Blankets were an indispensable item for the men of the 2nd Regiment. They were regimental property, like muskets, and considered just as essential. They were also chronically in short supply. Proper heavy blankets were not widely made in South Carolina, and were thus usually imported from Europe. As the war ground on, supplies from overseas dwindled, and inflation skyrocketed. By 1780, blankets were the single most expensive item issued to the soldiers. For these reasons, each soldier was expected to personally carry his blanket when on the march, whether on campaign or simply transferring posts.
Native Americans are well documented to have used leather or web straps to carry large loads. These went by many names: tumpline, tompline, trumpline, topline, burden straps, hoppis, hoppees, hoppess, etc.; all of which mean roughly the same thing: a strap for carrying things. These could be slung over their shoulder, around the chest or over the forehead. When carrying blankets, the blankets were well-documented to have rolled the blanket around the strap, tying it up with the long ends of the strap or with separate straps, forming a bedroll.
During the French & Indian War, British troops frequently abandoned their clunky knapsacks in favor of the tumpline, especially Light Infantry. At one point, General Lord Howe actually had his entire army use tumplines: "Their haversacks were rolled up in a blanket, which they carried as did the Indians and Canadians." 1
At this point, I refer you to an excellent blog dealing with F&I and Revwar research entitled "Of Sorts for Provincials". The author has a well-researched post on the tumpline: http://ofsortsforprovincials.blogspot.com/2011/04/1-hoppis-david-hastens-tumpline.html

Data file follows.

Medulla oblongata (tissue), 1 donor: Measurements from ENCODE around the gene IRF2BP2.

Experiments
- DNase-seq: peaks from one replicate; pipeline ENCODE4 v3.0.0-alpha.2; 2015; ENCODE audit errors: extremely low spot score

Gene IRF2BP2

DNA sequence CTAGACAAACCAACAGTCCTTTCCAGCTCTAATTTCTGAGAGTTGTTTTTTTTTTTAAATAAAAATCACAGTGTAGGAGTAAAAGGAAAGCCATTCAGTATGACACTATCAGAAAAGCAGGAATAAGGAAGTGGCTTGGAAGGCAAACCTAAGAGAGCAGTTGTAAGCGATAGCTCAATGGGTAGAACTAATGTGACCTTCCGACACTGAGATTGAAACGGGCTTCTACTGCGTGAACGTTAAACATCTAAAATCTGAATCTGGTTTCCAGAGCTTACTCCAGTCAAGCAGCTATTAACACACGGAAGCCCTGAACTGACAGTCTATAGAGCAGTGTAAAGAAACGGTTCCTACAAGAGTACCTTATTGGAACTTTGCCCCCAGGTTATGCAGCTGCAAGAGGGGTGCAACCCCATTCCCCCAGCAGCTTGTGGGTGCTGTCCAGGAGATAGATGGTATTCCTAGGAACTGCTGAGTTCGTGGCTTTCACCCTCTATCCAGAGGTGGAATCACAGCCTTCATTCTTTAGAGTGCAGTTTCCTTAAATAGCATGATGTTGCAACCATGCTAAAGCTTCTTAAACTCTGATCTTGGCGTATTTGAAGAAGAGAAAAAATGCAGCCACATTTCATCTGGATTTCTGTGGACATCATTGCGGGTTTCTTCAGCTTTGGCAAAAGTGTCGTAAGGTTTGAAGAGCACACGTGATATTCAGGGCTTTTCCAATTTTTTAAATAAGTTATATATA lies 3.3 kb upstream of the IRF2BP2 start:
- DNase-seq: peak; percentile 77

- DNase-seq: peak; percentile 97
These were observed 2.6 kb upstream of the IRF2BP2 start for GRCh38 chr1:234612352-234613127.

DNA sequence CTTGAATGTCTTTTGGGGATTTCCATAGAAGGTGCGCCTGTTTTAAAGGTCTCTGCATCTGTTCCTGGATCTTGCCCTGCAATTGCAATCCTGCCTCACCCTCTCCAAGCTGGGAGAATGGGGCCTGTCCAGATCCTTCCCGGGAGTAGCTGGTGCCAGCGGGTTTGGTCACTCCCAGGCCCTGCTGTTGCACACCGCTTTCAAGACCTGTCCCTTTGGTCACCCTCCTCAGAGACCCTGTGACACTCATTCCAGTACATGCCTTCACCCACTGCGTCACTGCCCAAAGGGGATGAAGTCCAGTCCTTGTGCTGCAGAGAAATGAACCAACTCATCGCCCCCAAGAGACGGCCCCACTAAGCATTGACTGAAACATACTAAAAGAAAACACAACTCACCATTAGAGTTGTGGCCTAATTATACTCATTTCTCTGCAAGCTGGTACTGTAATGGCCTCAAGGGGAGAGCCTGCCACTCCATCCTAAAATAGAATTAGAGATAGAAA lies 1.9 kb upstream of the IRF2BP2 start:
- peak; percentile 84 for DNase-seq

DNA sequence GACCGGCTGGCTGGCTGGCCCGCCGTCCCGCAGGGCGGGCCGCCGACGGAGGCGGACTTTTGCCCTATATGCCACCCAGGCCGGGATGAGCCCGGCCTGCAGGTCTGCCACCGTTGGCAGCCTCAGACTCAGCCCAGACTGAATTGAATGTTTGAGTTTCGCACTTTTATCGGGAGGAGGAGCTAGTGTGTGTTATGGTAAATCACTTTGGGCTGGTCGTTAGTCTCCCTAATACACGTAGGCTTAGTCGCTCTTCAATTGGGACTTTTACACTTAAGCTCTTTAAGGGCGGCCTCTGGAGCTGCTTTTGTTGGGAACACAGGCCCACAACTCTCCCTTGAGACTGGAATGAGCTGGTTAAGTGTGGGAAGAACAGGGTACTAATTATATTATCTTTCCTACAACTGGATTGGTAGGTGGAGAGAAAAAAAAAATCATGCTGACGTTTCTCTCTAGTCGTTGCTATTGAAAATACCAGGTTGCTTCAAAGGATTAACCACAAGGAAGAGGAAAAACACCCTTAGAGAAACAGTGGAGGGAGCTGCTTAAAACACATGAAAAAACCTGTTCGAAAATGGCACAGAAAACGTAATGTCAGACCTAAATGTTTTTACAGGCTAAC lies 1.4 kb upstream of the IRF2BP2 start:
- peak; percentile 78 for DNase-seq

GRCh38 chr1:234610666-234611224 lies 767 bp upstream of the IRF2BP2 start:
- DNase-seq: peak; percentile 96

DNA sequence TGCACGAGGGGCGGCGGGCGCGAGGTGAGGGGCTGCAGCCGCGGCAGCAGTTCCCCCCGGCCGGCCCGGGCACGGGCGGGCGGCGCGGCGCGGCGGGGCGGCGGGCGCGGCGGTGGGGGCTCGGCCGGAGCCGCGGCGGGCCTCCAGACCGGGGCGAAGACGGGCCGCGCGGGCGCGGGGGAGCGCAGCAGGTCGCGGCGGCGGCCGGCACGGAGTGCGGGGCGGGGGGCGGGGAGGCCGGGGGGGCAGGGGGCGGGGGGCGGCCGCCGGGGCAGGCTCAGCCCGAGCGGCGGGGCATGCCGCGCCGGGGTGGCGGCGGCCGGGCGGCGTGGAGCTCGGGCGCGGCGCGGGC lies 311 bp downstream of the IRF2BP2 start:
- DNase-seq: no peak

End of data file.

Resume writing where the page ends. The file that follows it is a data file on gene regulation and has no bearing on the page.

Note that about halfway through the post, there is a quote from the Journals of Henry Laurens; this documents that uniformed South Carolina Provincial troops used "tomplines" in 1763, at the close of the French & Indian War, only 12 years before the Revolution.
By the Revolution, the British were familiar with the use of straps to carry their blankets. As documented in the "Of Sorts" blog post, there are numerous references to British troops using what are called "blanket slings." These were made of hemp or linen webbing, and were sewn into some form of carriage to better or more efficiently secure the blanket than the tumplines used in the earlier war. In effect, the blanket sling was a military, European-ized version of the tumpline.
Other quotes in the "Of Sorts" blog post attribute tumplines to Continentals in Virginia and other states. Further documentation exists, including paintings: Xavier Della Gatta's painting of the Battle of Paoli  clearly shows Continental troops wearing their blankets rolled up on their backs; these are worn quite horizontally, suggesting a strap across the chest, rather than one worn over the shoulder (note Continentals casualties in the foreground). And Della Gatta's painting of the Battle of Germantown  shows the entire light infantry of the British 40th Foot wearing white blankets on their back in similar fashion to the Continentals at Paoli.
January 6 1778